THP Remind Holiday Celebrants: Drive Sober or Get Pulled Over
State Troopers Plan Christmas & New Year’s Enforcement
NASHVILLE — The Tennessee Highway Patrol is once again participating in the national holiday enforcement campaign, “Drive Sober or Get Pulled Over.” State Troopers will join local law enforcement agencies across the state to encourage safe driving habits and remove impaired drivers from Tennessee roadways this holiday season.
The 2011 Christmas holiday period begins at 6 p.m. on Friday, December 23, and runs through 11:59 p.m. on Monday, December 26, while the New Year’s holiday period commences at 6 p.m., Friday, December 30, and concludes at 11:59 p.m., Monday, January 2, 2012.
“This is the time of year when many people are traveling to share the holiday with family and friends,” Department of Safety and Homeland Security Commissioner Bill Gibbons said. “Our goal is for motorists to reach their destinations safely. We take this responsibility seriously throughout the year, and especially during holiday seasons.”
The holiday season is one of the deadliest and most dangerous times of the year due to an increase in impaired driving. During the 2010 Christmas holiday period six people were killed in traffic crashes on Tennessee roadways. That represented one death every 13 hours. Alcohol was involved in 20 percent of those crashes and two of the five (40%) vehicle occupants killed were not wearing safety restraints. According to department records, the fewest number of people were killed during last year’s New Year’s holiday period with six vehicular fatalities. Nearly 17 percent (16.7%) of those fatalities occurred in alcohol-related crashes.
According to the National Highway Traffic Safety Administration (NHTSA), nationwide impaired driving fatalities have dropped from 10,759 in 2009 to 10,228 in 2010, a 4.9 percent decline. In 2010, 283 people died in Tennessee traffic crashes involving a driver or motorcycle rider with a blood alcohol concentration (BAC) of .08 or higher. That’s a 5.4 percent decline from the 299 impaired driving deaths in 2009, and a 7.5 percent decline from the 306 impaired driving deaths in 2008.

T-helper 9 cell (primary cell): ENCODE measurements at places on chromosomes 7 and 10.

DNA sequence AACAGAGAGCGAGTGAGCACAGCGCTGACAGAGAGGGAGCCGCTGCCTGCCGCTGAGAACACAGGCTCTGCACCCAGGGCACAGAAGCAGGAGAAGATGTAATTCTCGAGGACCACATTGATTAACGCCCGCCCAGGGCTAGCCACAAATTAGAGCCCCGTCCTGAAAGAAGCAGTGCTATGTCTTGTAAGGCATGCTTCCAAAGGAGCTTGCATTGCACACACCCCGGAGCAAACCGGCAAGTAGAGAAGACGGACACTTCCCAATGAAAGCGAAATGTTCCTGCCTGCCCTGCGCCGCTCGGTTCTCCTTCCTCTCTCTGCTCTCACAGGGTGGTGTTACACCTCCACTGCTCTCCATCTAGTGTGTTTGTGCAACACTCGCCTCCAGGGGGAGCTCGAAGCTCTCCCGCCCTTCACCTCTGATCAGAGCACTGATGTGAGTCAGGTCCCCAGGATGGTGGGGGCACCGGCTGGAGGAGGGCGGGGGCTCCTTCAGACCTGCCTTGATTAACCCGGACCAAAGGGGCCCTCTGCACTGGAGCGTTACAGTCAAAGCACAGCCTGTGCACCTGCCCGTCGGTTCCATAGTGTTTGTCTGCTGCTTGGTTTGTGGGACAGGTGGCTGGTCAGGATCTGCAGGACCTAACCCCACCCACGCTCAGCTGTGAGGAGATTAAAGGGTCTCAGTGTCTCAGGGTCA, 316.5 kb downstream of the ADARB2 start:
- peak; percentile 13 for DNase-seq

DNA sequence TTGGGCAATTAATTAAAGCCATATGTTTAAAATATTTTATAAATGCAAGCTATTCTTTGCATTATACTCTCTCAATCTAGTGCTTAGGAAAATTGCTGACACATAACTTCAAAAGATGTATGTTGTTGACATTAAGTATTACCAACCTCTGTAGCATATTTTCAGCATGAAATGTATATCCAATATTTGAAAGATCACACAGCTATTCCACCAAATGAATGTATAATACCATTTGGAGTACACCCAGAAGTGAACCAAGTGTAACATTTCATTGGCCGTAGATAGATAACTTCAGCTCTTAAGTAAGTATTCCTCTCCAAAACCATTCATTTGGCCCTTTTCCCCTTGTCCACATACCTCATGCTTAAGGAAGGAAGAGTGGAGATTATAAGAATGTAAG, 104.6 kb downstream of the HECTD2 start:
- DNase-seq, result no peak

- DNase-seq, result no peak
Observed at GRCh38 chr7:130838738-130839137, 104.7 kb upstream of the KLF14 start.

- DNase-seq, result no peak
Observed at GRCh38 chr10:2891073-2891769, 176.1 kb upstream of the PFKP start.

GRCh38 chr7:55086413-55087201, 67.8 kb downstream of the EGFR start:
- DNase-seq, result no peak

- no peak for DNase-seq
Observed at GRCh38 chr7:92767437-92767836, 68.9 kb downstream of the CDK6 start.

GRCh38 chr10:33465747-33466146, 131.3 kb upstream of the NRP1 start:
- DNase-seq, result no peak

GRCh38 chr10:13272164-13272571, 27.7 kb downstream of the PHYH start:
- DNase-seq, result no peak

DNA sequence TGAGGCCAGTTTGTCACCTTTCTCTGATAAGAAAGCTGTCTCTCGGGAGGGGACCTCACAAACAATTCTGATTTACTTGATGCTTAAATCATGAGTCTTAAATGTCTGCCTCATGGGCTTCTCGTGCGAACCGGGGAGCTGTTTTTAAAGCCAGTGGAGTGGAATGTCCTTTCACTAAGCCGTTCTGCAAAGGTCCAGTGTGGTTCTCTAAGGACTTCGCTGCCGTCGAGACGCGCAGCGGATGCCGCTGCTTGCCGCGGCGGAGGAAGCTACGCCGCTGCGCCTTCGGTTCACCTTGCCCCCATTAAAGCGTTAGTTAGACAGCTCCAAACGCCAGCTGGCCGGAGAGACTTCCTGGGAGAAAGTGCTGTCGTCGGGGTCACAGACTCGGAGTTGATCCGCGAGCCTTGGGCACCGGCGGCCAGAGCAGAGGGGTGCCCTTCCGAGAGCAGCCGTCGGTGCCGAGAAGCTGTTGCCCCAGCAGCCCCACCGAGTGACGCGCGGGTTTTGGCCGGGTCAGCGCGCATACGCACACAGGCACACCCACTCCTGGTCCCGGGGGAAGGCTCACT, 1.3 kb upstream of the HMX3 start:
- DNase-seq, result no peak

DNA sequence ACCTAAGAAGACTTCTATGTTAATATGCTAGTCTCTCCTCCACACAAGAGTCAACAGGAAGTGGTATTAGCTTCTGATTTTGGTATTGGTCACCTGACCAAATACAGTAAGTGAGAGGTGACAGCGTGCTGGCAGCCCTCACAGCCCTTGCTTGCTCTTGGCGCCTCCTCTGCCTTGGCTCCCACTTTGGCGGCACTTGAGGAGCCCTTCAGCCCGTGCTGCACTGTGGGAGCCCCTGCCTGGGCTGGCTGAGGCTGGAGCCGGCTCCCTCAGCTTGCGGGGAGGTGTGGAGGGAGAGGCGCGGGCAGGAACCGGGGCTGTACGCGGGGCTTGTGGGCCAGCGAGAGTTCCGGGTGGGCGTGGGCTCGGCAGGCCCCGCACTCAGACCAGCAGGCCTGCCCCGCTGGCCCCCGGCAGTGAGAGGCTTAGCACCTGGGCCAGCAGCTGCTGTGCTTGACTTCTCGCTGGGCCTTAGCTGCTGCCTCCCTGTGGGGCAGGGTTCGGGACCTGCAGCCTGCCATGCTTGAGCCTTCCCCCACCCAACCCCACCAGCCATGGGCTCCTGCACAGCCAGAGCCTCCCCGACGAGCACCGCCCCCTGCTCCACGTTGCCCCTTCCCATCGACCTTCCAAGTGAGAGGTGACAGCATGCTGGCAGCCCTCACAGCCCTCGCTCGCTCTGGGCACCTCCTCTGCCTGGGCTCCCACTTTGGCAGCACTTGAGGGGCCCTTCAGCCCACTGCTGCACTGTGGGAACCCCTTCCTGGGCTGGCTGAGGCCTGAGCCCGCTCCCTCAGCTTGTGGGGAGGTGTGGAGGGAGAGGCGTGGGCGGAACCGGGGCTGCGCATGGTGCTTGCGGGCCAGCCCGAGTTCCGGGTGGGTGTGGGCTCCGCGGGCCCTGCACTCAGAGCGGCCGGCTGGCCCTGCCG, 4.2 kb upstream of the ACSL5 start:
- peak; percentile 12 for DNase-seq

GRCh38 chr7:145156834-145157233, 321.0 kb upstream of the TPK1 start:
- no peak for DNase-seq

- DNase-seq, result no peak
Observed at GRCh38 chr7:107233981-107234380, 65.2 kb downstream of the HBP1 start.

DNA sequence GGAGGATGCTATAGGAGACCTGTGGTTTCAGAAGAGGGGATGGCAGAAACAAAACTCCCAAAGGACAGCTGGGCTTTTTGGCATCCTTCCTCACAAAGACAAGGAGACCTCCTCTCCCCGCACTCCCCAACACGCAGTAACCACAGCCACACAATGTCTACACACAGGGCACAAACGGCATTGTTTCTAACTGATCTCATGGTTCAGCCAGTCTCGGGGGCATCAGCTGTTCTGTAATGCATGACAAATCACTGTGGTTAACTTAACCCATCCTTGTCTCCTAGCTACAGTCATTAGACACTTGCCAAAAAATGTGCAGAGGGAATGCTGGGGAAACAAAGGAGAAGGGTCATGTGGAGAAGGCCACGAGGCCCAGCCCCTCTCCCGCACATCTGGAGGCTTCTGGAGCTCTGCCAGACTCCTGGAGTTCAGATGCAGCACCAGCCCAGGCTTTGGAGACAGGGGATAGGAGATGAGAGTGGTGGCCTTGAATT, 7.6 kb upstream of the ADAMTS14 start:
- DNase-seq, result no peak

“We are encouraged by the decline in impaired vehicular fatalities in Tennessee and nationwide,” THP Colonel Tracy Trott said. “Our agency has placed a greater emphasis on identifying and removing impaired drivers from state roadways, increasing the number of DUI arrests by 38 percent since last year. This holiday season will be no exception. If we catch you driving drunk, you will be arrested.”
In 2010, there were 1,031 traffic fatalities in Tennessee, an increase of just over 4.5 percent from 986 fatalities in 2009. As of December 21, preliminary statistics indicate that 908 people have died on Tennessee roadways this year, a decrease of 109 deaths (10.7%) compared to 1,017 fatalities at this same time a year ago.
The Tennessee Highway Patrol recommends these simple tips for a safe holiday season:
- Plan ahead: Designate a sober driver before going out and give that person your keys.
- If you’re impaired, call a taxi, use mass transit or call a sober friend or family member to get you home safely.
- Wear a seat belt in a vehicle or protective gear on a motorcycle. It’s your best defense in a crash.
- If you see a drunk driver on the road, contact your local law enforcement immediately;
- And remember, “Drive Sober or Get Pulled Over”. If you know someone who is about to drive or ride while impaired, take their keys and help them make other arrangements to get to where they are going safely.
State Troopers will utilize several enforcement tools over the Christmas and New Year’s holiday, such as saturation patrols, bar checks and driver license and sobriety checkpoints. A list of the checkpoints scheduled for the upcoming holidays is attached.
Statistics for the 2010 Christmas and the 2010-2011 New Year’s Holiday period also accompany this press release.
The Tennessee Department of Safety & Homeland Security mission is (www.TN.Gov/safety) to ensure the safety and general welfare of the public. The department encompasses the Tennessee Highway Patrol, Office of Homeland Security and Driver License Services. General areas of responsibility include law enforcement, safety education, motorist services and terrorism prevention.